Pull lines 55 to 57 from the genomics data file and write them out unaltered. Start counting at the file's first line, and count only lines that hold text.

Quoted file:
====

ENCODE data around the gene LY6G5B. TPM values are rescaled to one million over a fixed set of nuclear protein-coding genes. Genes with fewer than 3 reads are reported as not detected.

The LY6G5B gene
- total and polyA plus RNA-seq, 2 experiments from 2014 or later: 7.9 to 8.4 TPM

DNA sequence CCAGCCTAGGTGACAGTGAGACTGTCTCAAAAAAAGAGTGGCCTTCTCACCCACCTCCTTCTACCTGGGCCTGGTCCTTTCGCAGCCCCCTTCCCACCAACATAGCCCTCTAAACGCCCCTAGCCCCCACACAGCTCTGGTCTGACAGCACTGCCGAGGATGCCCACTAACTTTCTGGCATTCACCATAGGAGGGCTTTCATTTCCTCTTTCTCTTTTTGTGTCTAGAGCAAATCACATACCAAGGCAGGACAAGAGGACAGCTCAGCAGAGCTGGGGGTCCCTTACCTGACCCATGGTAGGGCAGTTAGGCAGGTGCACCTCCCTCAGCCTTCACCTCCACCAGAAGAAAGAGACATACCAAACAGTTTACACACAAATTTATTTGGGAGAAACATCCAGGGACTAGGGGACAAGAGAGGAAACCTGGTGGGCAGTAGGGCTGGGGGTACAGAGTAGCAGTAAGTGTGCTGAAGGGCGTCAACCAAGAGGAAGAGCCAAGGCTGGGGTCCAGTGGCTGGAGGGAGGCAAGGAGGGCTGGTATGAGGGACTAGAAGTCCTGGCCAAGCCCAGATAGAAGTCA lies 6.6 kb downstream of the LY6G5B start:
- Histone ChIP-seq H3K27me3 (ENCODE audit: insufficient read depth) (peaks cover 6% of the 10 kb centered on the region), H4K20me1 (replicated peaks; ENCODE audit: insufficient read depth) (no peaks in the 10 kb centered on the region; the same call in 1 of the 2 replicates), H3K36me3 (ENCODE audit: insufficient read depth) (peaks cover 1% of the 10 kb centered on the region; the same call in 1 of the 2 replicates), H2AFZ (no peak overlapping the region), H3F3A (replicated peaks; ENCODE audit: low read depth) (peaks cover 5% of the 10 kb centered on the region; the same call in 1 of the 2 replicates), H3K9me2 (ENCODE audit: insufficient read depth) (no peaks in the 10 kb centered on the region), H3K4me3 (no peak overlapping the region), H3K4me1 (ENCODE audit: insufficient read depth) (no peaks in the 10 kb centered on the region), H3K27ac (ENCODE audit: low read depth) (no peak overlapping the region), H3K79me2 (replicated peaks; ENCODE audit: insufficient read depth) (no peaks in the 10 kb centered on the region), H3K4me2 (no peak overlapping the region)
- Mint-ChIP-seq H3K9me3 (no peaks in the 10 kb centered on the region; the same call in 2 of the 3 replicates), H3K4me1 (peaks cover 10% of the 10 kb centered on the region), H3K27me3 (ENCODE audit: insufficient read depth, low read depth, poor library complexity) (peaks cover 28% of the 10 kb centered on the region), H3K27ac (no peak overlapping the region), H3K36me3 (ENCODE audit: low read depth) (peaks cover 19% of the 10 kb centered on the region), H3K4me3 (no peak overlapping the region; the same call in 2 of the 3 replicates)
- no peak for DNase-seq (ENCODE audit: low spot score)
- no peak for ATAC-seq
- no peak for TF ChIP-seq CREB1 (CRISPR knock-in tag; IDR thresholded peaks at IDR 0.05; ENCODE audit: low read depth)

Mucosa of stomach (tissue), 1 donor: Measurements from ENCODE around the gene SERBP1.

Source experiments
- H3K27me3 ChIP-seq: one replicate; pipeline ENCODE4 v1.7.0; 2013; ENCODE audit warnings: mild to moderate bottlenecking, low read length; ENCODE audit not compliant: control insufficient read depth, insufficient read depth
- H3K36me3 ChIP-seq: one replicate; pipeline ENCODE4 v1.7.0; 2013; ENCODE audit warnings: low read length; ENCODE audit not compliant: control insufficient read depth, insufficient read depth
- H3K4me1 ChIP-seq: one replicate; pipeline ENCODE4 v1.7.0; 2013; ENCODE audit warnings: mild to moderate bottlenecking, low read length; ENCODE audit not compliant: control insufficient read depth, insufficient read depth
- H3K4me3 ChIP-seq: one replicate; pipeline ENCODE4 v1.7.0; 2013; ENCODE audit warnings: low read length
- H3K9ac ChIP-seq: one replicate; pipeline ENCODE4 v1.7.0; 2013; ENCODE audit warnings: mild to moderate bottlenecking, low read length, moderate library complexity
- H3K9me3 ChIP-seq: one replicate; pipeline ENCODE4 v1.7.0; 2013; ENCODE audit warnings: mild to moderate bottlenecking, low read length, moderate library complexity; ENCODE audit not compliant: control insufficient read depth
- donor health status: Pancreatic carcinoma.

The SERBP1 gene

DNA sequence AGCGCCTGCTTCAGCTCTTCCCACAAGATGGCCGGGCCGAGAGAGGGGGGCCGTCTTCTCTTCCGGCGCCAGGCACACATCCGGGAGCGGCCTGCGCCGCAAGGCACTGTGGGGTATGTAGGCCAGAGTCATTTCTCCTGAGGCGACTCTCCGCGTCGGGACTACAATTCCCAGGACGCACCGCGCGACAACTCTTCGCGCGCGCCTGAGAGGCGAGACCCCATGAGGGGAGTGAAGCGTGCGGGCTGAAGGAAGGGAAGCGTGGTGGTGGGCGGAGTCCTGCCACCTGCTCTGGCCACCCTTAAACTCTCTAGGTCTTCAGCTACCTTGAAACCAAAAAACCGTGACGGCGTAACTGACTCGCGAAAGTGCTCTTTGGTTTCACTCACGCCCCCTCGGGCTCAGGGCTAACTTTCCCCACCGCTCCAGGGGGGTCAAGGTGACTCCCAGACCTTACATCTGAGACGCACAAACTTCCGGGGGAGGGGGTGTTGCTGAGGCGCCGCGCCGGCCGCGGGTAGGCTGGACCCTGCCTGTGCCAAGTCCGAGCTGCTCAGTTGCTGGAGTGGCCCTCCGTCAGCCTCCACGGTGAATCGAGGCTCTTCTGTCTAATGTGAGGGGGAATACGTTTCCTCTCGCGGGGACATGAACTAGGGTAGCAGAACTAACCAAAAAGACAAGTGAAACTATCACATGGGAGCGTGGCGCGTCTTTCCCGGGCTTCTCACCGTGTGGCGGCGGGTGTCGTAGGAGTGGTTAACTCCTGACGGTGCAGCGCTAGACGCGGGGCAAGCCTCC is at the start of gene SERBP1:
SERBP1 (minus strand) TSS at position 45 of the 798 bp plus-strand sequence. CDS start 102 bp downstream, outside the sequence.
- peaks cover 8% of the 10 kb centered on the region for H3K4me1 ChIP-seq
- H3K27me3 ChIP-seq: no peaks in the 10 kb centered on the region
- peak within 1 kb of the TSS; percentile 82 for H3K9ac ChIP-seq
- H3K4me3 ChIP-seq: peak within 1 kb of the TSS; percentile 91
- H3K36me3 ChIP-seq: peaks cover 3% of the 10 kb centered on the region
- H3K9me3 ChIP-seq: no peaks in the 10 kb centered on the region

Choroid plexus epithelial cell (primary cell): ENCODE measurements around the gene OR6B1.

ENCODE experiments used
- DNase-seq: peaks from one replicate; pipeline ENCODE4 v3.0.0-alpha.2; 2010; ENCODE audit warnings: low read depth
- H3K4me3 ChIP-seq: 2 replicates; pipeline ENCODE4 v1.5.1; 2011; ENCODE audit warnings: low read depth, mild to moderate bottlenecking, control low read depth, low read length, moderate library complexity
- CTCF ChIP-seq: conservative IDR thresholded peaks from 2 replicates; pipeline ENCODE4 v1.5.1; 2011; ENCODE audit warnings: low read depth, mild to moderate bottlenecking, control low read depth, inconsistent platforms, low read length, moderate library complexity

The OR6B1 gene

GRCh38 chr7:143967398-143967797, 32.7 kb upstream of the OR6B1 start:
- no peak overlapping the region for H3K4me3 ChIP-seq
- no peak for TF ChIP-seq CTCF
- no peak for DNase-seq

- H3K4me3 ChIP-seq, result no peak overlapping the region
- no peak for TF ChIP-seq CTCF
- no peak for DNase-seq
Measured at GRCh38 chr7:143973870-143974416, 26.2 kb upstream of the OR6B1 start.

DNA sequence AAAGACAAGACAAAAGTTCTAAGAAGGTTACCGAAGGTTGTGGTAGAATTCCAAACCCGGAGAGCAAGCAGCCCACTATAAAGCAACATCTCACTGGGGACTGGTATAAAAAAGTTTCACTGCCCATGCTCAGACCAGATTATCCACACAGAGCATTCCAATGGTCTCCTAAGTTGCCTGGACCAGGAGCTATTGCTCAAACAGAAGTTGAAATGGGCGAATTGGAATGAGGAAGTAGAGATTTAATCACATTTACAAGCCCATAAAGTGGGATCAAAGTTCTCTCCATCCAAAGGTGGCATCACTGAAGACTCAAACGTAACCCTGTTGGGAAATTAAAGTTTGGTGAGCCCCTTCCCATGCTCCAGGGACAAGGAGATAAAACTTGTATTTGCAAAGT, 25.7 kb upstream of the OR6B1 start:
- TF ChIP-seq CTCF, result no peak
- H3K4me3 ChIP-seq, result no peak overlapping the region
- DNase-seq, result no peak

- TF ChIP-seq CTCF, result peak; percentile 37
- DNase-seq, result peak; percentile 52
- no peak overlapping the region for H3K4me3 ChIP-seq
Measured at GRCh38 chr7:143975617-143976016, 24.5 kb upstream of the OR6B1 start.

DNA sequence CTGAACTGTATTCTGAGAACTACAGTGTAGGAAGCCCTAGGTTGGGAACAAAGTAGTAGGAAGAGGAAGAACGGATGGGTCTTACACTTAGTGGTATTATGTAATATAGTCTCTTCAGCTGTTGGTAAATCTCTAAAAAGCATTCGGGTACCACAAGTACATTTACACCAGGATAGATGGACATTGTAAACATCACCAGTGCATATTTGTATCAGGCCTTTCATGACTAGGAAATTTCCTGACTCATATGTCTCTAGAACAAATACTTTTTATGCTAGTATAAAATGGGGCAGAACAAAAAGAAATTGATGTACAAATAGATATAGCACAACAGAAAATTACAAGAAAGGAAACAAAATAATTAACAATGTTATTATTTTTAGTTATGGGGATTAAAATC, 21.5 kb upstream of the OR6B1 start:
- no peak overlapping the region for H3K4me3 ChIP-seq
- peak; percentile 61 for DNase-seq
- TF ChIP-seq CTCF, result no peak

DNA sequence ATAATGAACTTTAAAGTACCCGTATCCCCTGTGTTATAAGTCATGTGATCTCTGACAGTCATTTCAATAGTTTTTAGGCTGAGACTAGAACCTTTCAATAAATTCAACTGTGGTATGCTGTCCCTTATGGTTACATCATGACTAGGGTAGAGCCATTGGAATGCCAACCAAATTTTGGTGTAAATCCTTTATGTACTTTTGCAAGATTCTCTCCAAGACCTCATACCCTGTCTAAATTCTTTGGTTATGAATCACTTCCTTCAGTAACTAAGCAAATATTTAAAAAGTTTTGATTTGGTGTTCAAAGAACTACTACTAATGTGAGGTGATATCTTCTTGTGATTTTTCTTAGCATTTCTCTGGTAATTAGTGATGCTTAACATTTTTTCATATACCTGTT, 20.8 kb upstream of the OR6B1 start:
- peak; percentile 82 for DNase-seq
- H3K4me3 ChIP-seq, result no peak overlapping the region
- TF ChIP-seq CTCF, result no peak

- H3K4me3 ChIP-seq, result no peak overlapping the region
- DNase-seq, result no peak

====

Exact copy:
- peak; percentile 82 for DNase-seq
- H3K4me3 ChIP-seq, result no peak overlapping the region
- TF ChIP-seq CTCF, result no peak